Marika Heinrichs is a therapist and community organizer who grounds her practice in trauma-informed and body-based approaches to therapy. She works with youth, adults, and families from a diversity of backgrounds, including many clients on the LGBTTIQQ2S spectrum.

She has been engaged with anti-racist work for over 15 years, including long-term organizing with Indigenous communities in Northern Ontario, and the creation and implementation of anti-racist workshops for white folks in Halifax, Nova Scotia. She is currently organizing with Showing Up for Racial Justice, a North American network committed to organizing white people for racial justice. She continues to explore the ways her work as a therapist can dove-tail with the work of decolonization and anti-racism. Marika is a white, Queer settler, living in Tkaronto/ Toronto, Canada.

Dispelling the Myth of Multiculturalism in Canada: Recognizing White Supremacy North of the Border

Wednesday October 4th at 8pm – 9:30pm EST, 5-6:30pm PST
Facilitated by
Christine Mayor, MA, RDT


A space for Canadian drama therapists or drama therapists situated in Canada

Since the events in Charlottesville, I have found myself in many conversations comparing Canada to our southern neighbours. Wrapped in the myth of multiculturalism, many white Canadians engage in a kind of celebratory and comparative rhetoric of “Canada the good.” Engaging in this discourse requires both historical amnesia and the denial of ongoing white supremacy within our borders. This talk will focus on Canadian legacies of colonization and injustice, the need for anti-racist organizing, and the role of drama therapy in confronting and challenging systemic and individual acts of harm.

Christine Mayor, MA, RDT is a white bicultural drama therapist living in Ontario, currently completing her doctoral studies in critical social policy within the social work department at Wilfrid Laurier University. Having moved a year ago from the U.S. to Canada, Christine has become increasingly interested in the ways different national identities shape white supremacy and its denial. She is the Associate Editor of Drama Therapy Review, adjunct faculty at Lesley University, and has published several articles focused on power and race in drama therapy.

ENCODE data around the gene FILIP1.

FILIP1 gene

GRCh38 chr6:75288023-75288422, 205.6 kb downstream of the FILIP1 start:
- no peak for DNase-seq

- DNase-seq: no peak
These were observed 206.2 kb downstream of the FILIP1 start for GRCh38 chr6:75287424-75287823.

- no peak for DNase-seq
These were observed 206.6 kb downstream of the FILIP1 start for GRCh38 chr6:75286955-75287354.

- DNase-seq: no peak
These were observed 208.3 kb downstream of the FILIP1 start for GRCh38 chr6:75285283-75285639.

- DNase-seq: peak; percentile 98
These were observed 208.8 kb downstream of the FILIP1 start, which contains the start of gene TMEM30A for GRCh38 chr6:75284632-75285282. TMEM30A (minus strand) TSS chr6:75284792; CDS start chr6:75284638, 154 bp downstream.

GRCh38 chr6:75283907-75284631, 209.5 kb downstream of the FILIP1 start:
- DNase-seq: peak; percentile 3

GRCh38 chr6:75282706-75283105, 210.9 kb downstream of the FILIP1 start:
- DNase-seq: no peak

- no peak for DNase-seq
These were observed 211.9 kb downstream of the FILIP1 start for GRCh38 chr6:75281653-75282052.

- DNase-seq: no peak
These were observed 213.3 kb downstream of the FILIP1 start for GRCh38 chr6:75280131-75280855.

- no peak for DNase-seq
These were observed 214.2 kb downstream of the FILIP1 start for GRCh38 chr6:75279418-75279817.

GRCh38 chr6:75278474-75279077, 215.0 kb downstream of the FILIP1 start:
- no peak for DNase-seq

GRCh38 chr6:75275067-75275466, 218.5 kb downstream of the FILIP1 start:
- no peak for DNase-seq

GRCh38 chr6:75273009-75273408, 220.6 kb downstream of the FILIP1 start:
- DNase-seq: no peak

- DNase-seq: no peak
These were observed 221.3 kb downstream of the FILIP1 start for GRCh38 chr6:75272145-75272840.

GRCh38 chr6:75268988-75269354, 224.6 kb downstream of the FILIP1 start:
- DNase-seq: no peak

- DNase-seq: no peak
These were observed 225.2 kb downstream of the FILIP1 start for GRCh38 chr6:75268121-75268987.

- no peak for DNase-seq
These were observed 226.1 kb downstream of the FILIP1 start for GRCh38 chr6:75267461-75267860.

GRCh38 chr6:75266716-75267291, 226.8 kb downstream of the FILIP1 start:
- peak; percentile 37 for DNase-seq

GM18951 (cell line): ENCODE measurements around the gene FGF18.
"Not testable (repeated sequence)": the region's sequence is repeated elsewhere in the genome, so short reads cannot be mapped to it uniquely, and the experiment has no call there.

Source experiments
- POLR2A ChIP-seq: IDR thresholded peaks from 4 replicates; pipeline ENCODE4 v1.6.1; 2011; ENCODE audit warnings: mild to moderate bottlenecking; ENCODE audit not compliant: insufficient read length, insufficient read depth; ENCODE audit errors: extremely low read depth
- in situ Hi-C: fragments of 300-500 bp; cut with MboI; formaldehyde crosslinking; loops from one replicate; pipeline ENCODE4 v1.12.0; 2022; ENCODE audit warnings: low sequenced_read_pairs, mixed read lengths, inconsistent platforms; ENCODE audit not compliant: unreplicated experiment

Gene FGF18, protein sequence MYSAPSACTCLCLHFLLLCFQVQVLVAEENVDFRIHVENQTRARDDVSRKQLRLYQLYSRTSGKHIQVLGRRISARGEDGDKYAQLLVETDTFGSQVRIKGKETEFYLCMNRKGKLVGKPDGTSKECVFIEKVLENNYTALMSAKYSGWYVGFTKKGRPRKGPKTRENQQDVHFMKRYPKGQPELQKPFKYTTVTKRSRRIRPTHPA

Navigating the drama therapist's role: The connection between systemized oppression and intergenerational trauma of Black and Brown bodies in the U.S.

Monday October 9th, 5pm-6:30pm PST, 8-9:30pm EST
Facilitated by Mimi Savage, PhD, RDT-BCT


This call is open to everyone who wants to discuss the political, social and psychological roots of marginalization for Black and Brown Americans.  Please make sure to watch the documentary 13th (Netflex or rent).

This is a call that will be grounded in the viewing of the documentary 13th by filmmaker, Duvernay.  It is an educational forum that asks drama therapists of all races and ethnic backgrounds to consider the history of the client through the lens of government sourced intergenerational trauma and the workings of the U.S. Constitution.

It asks us to consider our own biases and prejudgement's as we navigate working with marginalized people. It asks us what we as drama therapists and citizens can do to end the machinations of the 13th amendment.

Mimi Savage, MA, PhD, RDT-BCT, I am a women, an RDT-BCT of color and educator.